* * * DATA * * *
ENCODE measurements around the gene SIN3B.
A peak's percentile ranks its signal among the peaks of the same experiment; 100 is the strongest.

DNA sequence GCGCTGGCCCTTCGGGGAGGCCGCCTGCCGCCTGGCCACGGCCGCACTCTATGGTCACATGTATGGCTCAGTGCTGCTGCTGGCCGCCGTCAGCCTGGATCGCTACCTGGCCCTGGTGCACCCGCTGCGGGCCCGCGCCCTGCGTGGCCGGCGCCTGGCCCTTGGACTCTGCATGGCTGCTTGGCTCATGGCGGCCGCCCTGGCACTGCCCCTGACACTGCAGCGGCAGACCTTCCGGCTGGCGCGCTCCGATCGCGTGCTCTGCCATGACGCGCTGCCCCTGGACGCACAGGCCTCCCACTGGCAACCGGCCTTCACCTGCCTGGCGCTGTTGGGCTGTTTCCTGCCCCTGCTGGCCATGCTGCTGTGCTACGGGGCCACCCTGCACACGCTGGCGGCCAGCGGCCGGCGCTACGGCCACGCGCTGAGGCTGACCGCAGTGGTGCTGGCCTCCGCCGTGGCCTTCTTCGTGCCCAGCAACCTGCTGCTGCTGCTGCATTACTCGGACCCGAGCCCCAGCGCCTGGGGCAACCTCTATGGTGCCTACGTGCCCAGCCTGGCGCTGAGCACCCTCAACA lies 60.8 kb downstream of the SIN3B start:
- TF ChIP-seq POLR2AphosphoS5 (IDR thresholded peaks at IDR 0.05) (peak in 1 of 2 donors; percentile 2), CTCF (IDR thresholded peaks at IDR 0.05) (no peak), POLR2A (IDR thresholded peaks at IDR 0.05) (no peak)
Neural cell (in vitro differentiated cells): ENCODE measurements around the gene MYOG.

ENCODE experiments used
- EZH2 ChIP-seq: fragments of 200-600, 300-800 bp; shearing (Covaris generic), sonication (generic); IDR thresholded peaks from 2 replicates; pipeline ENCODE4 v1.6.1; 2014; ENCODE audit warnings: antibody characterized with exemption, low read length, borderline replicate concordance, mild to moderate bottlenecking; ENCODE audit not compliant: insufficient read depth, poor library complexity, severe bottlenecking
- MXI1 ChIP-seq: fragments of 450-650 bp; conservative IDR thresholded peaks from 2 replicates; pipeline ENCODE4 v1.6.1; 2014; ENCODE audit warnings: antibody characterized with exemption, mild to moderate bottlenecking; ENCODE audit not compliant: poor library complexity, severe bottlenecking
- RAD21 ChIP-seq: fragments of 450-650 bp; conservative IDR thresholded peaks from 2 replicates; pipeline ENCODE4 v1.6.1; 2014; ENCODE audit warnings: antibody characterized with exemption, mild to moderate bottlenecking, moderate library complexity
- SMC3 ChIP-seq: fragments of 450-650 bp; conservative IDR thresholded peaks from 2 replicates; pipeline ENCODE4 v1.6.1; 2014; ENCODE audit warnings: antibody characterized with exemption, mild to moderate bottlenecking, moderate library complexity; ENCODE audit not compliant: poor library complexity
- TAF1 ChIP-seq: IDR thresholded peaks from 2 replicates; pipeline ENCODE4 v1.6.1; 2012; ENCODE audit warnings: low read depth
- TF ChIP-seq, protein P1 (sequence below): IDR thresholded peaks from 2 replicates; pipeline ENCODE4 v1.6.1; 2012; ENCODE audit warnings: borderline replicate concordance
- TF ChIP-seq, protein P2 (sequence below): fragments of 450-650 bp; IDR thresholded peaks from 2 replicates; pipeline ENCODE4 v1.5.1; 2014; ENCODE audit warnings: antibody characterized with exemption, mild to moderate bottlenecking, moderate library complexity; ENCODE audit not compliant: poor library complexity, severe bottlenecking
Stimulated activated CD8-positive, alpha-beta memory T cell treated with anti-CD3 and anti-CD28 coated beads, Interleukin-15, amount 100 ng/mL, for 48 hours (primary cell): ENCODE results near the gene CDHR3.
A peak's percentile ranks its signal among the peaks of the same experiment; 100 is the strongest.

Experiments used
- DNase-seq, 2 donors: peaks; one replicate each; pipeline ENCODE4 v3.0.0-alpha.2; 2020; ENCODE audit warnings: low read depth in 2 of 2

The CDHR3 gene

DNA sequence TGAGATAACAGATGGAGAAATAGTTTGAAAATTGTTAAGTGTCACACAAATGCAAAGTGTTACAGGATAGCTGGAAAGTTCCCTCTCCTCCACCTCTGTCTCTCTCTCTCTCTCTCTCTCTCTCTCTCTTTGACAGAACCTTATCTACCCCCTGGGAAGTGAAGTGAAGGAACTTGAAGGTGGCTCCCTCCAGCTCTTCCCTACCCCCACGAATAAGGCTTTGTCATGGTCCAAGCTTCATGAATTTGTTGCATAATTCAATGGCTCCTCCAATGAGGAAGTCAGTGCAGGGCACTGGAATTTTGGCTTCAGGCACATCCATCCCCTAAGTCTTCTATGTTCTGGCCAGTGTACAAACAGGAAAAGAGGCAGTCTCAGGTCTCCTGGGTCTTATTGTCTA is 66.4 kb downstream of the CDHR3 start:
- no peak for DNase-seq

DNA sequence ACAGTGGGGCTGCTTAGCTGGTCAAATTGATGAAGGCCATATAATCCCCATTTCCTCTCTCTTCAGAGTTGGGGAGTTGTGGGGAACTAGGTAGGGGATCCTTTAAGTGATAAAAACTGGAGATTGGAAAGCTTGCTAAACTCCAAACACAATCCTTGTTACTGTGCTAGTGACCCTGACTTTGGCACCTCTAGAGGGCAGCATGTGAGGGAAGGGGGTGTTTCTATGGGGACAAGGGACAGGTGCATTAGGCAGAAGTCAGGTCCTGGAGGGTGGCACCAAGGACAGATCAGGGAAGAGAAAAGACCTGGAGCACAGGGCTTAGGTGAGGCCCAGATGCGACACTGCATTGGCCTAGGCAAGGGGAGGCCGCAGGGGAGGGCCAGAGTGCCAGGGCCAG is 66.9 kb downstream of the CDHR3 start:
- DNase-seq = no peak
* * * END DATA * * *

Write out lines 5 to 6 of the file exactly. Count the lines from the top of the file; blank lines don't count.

Neural cell (in vitro differentiated cells): ENCODE measurements around the gene MYOG.

ENCODE experiments used